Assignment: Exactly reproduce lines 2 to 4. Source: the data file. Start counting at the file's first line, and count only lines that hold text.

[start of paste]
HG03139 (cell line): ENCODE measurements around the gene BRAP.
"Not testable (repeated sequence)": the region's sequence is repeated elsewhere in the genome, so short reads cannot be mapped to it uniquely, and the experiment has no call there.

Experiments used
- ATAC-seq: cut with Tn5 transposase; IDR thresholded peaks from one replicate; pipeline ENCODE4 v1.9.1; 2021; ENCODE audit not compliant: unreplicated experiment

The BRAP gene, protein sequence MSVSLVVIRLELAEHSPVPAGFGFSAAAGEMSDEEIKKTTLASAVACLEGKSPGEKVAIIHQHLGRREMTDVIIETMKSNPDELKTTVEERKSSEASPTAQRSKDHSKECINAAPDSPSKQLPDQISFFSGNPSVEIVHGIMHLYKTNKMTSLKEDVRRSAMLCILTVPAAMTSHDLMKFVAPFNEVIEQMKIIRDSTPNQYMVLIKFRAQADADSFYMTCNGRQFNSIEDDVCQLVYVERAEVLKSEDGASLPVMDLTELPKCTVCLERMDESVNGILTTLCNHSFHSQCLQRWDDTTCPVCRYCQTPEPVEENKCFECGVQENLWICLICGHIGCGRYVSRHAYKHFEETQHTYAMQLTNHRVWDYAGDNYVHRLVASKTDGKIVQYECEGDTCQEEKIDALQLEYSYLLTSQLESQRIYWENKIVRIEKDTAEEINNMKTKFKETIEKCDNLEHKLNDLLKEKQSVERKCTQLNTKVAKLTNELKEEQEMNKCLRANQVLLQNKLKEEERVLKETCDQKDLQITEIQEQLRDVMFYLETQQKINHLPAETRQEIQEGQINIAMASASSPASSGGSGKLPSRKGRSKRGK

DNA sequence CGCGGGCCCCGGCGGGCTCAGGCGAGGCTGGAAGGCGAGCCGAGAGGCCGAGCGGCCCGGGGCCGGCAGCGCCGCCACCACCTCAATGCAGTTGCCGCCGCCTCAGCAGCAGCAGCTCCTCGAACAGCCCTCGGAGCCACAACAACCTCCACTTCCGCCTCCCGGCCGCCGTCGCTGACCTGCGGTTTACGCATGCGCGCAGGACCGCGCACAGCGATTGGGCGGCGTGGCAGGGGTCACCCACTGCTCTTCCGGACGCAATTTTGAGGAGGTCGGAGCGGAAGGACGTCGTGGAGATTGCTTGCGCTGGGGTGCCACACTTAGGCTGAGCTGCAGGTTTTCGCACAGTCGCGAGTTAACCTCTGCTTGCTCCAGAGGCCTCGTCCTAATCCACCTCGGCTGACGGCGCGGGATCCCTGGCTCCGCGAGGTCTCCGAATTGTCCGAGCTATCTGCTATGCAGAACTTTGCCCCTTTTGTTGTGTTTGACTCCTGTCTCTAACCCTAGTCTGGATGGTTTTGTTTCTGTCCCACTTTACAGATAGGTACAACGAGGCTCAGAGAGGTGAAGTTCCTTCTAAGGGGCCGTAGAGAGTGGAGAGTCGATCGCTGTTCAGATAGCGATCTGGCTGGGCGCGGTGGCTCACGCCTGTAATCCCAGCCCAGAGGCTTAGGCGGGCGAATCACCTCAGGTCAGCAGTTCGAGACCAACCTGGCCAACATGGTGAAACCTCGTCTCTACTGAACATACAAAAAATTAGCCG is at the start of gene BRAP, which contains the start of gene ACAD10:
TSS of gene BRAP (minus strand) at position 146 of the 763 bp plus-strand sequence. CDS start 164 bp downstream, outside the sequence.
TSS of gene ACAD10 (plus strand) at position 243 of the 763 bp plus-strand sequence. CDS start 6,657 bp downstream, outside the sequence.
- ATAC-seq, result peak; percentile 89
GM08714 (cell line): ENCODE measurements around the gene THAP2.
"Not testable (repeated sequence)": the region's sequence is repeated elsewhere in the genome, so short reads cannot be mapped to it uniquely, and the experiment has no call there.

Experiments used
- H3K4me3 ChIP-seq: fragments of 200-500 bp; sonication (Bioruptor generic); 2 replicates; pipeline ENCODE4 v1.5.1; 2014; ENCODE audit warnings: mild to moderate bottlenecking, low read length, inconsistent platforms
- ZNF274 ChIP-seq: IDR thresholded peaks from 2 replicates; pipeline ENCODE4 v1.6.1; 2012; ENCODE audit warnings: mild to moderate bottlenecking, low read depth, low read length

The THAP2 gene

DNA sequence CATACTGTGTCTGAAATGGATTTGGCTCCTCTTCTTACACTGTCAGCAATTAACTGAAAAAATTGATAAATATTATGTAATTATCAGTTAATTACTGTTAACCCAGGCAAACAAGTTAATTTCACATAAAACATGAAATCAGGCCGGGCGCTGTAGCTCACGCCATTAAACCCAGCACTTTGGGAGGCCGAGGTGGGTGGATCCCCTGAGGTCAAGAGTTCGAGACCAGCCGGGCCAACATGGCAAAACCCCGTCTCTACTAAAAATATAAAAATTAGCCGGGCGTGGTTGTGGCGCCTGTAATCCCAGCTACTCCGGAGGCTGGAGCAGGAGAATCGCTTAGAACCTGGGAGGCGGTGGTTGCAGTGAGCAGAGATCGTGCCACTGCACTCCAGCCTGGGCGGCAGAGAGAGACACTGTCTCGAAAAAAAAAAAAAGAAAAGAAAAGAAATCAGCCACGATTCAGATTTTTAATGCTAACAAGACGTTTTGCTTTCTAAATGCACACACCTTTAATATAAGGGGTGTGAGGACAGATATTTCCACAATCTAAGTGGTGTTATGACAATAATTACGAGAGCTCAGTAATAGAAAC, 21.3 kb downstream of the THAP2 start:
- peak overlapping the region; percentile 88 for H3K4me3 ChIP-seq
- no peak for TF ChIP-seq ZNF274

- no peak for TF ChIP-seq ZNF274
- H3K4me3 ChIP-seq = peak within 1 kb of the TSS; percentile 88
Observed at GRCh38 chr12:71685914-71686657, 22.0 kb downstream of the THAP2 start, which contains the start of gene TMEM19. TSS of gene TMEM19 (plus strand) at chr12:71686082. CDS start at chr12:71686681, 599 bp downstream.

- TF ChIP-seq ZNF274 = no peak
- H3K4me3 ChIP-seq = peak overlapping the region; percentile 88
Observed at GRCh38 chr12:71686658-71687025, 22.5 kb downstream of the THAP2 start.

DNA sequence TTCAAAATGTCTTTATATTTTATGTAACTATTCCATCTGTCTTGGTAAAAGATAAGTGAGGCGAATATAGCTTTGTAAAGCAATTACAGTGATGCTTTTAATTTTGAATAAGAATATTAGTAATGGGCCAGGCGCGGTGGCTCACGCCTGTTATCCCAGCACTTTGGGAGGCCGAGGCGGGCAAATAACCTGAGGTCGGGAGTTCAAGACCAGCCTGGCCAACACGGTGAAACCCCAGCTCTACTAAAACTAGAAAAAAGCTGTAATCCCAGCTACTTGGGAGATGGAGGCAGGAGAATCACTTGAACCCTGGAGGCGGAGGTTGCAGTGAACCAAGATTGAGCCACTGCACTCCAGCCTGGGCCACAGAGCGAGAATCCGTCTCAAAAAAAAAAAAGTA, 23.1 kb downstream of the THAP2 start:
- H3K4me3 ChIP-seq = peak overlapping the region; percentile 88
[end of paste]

"Not testable (repeated sequence)": the region's sequence is repeated elsewhere in the genome, so short reads cannot be mapped to it uniquely, and the experiment has no call there.

Experiments used
- ATAC-seq: cut with Tn5 transposase; IDR thresholded peaks from one replicate; pipeline ENCODE4 v1.9.1; 2021; ENCODE audit not compliant: unreplicated experiment